Apr 18th, 2016
When it comes to training, the QUALITY of the foods we eat matter. This means eating foods that aren’t engineered in a lab or covered with harmful pesticides, and finding foods that have the most nutrient bang per calorie to ensure we are getting all of our nutrient needs met while also not overeating calories.
Why focus on quality?
I’m not a huge fan of having people focus on calories, because although it is a piece of the dietary guidelines, most people struggle to eat ENOUGH calories when they are eating nutrient dense foods. In fact, there’s been research studies comparing people eating a whole food based diet vs the standard american diet in which they were trying to see exactly how much both groups would have to eat to maintain their weight. The funny part of this study is that many of the participants in the whole foods group dropped out of the study because they were struggling to reach the calorie requirements per day to maintain their weight. (Studies linking nutrient density to athletic performance or weight loss).
Needless to say for most athletes, it’s more important to focus on getting enough NUTRIENTS than focusing on calories.
How do you do this?
Eating a diet of mostly whole foods.
What exactly IS a whole food?
A whole food defined is a, “food that has been processed or refined as little as possible and is free from additives or other artificial substances.”
In simpler terms, look for things that aren’t in boxes. Nothing with multiple ingredients (especially foreign ingredients) is going to be as nutrient dense as creating your meals from scratch. Whole foods include things like produce (fruits and veggies), meats (that aren’t pre-seasoned), herbs, nuts without added oils, and starches that aren’t super refined (whole white rice, brown rice, potatoes, sweet potatoes, whole oats, quinoa, etc.).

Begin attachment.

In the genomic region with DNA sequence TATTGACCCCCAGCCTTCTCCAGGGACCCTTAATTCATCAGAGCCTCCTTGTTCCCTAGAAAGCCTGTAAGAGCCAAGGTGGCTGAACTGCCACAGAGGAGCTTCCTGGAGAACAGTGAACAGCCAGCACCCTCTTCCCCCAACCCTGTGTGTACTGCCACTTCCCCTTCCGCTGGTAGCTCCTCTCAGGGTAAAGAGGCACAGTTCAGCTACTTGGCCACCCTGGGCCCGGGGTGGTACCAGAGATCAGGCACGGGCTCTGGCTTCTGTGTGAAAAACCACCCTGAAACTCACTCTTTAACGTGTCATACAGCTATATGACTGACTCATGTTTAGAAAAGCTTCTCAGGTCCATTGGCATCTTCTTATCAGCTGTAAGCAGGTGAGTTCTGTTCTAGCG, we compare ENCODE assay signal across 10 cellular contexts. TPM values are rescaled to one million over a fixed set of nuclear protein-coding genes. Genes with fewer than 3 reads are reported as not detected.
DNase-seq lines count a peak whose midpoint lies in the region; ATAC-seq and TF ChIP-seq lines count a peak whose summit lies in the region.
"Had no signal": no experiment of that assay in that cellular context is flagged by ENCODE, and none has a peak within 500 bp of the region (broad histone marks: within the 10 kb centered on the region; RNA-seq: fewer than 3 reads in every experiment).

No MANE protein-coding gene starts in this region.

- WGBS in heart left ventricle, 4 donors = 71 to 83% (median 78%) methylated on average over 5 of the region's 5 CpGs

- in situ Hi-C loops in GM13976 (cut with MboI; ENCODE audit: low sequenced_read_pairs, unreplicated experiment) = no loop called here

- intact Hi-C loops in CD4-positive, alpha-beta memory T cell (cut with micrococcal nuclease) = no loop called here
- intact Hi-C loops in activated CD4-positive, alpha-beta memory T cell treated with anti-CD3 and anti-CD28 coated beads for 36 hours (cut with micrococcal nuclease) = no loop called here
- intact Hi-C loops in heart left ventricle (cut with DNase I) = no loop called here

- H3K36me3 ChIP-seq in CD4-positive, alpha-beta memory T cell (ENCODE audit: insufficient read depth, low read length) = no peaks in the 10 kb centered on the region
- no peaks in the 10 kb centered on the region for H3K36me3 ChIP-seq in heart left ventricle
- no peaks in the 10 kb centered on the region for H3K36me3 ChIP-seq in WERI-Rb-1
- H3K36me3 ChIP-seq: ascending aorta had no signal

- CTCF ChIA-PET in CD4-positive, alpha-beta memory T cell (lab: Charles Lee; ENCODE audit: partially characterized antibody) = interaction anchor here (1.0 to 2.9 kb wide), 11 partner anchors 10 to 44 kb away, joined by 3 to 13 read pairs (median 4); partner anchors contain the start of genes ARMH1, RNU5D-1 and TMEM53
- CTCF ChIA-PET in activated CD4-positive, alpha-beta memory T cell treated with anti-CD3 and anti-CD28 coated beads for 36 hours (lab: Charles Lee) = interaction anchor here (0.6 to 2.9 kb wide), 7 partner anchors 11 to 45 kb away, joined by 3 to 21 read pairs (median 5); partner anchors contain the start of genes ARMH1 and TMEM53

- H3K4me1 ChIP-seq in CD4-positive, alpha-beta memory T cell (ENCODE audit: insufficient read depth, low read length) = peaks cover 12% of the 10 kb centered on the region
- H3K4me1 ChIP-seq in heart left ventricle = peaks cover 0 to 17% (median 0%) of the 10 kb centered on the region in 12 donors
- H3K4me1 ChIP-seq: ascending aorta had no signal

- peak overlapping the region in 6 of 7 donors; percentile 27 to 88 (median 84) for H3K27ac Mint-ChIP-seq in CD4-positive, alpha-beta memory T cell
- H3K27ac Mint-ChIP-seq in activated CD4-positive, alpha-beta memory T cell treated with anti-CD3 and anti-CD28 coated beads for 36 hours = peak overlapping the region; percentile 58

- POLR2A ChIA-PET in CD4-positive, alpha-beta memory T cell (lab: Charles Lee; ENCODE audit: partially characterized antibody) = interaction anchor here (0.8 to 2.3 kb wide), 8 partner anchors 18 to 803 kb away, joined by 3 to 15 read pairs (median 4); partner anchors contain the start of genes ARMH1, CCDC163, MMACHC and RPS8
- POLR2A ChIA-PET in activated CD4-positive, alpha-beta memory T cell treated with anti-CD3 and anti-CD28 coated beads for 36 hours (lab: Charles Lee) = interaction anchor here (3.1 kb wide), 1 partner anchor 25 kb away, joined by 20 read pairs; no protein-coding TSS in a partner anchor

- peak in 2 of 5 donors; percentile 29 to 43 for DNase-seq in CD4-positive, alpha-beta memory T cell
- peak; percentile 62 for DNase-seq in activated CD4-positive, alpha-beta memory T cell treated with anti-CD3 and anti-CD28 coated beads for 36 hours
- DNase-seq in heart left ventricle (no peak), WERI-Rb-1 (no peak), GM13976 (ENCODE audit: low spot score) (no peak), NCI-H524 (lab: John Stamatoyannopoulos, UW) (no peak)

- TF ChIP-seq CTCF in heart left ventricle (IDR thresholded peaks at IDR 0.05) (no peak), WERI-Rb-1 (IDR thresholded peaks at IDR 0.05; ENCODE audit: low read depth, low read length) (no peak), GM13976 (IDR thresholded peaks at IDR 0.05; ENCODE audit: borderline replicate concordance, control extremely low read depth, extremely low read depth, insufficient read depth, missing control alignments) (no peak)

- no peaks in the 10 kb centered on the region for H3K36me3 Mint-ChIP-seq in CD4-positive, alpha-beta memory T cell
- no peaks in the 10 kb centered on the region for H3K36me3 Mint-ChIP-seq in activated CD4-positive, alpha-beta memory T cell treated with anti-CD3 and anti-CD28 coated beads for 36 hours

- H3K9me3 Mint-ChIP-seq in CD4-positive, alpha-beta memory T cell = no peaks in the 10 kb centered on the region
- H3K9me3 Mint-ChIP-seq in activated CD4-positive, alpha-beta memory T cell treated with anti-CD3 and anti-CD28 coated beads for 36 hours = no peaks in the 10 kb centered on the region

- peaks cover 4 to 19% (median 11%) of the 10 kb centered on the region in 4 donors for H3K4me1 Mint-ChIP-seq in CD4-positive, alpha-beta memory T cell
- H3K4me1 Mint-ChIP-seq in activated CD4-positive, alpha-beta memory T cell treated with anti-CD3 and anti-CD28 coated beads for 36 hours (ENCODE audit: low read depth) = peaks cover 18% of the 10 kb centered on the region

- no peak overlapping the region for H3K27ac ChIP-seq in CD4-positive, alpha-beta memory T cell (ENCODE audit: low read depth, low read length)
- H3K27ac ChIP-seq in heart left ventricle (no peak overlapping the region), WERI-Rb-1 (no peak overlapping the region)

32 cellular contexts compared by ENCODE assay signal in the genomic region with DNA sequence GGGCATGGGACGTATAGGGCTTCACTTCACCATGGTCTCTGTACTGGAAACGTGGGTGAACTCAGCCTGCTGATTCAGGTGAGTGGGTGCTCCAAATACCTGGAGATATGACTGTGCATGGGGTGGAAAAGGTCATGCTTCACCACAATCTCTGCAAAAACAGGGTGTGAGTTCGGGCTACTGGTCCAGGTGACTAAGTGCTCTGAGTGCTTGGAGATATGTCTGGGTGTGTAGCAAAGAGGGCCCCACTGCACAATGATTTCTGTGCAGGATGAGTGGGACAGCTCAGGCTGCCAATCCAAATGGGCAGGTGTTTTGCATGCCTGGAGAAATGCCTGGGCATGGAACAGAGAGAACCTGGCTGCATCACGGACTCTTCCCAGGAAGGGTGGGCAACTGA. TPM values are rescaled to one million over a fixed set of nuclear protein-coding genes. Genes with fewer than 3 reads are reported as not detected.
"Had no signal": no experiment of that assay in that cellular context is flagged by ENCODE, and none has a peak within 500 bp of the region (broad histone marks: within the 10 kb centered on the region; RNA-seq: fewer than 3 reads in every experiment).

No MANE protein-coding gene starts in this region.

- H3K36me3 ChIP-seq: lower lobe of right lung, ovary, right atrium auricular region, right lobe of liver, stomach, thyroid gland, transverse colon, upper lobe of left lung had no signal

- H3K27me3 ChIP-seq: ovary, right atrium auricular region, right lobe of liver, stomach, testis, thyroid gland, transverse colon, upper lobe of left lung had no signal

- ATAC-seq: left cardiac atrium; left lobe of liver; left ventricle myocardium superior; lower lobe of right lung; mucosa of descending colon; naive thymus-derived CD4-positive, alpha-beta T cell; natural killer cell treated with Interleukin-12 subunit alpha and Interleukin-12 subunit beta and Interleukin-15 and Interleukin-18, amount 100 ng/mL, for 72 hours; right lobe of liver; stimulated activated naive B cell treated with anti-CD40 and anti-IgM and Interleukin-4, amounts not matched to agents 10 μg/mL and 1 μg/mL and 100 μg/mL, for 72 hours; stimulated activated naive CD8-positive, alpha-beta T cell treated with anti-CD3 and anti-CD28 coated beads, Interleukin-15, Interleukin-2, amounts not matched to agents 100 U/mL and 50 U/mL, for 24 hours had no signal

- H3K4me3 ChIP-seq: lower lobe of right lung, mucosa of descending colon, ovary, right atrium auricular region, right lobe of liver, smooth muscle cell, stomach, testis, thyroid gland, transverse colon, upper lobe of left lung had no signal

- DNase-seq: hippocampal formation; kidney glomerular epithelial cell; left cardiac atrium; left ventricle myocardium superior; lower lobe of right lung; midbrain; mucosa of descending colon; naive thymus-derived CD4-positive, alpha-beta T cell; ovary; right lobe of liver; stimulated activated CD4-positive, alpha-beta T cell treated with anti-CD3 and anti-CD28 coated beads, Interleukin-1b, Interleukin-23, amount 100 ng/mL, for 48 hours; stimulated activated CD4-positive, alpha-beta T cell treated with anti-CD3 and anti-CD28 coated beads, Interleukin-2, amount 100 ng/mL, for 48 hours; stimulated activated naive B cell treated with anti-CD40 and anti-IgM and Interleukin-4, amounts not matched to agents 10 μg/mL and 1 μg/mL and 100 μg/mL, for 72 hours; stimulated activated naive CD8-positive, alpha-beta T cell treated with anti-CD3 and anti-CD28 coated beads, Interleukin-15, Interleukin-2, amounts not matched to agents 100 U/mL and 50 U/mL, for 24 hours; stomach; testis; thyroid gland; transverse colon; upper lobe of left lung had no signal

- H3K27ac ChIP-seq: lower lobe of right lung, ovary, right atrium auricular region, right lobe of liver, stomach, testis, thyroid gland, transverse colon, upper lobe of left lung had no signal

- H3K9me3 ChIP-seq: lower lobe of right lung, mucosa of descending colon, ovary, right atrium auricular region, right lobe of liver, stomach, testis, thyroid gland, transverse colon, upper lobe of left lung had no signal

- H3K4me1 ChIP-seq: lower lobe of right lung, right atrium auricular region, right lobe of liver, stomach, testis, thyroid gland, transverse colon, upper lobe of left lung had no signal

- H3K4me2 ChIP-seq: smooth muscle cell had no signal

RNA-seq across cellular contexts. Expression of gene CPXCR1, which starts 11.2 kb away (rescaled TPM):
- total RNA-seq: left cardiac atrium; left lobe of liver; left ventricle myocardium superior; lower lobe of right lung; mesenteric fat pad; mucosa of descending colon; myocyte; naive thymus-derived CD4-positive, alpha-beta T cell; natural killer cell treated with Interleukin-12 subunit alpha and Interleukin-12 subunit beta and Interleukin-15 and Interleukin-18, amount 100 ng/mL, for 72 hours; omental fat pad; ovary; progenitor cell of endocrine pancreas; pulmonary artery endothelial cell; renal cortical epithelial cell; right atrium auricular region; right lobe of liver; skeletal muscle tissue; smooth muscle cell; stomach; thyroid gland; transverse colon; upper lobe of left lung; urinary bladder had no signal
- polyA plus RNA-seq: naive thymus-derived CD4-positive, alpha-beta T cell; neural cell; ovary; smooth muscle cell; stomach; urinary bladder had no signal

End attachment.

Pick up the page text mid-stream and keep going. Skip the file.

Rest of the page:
How do you add more whole foods to your diet?
-Shop on the outside areas of the supermarket.
-Pick foods that are perishable.
-Avoid Fast Food when possible.
-Meal prep, meal prep, meal prep.
Some processed foods you may want to eliminate from your diet altogether:
-Sugar. Although sugar used around workouts can provide benefits for athletes, it wreaks havoc on the body and hormone systems most other times and is one of the biggest contributors to weight gain (especially around the belly).
–Dairy. Experiment with this. While about half of the population can tolerate dairy (and I’d recommend the organic, raw kind when possible) — many people suffer with symptoms of lactose intolerance without realizing it bc they seem “normal” or have gotten used to feeling crummy. For athletes, it is important to remember that this includes your WHEY or CASEIN protein. I’d recommend experimenting with rice or hemp/plant based proteins if the iso-whey pure brands still cause you to feel gassy or bloated.
–Gluten. For similar reasons as dairy, you may want to experiment with eliminating this to see if you notice any changes in your energy levels, inflammation, hormones, or in your digestion. Because of the way it’s genetically modified today, more and more people are suffering issues due to gluten than they realize.
Overall, it’s OKAY to have a few processed foods in your day. Moderation is key… but don’t let it be the rule, let it be the exception. Processed foods can really inhibit an athlete from reaching their full potential. While your body is detoxing from all of the “foreign chemicals” and not benefiting from the nutrients from whole foods, your body is missing out on having the building blocks AND energy to improve your energy levels in the gym and increase your ability to make and keep lean muscle.
This week, focus on eliminating these foods as much as possible. I typically recommend aiming for a diet that’s about 70-80% whole food, and 20-30% processed food. Enough nutrient dense foods to keep your body well fueled, and enough flexibility to decrease stress and let you relax in the real life situations when whole foods simply aren’t an (appealing) option.
*** The information above is not to be replaced by medical advice. If you have any q’s or feedback please e-mail Jenny at firstname.lastname@example.org***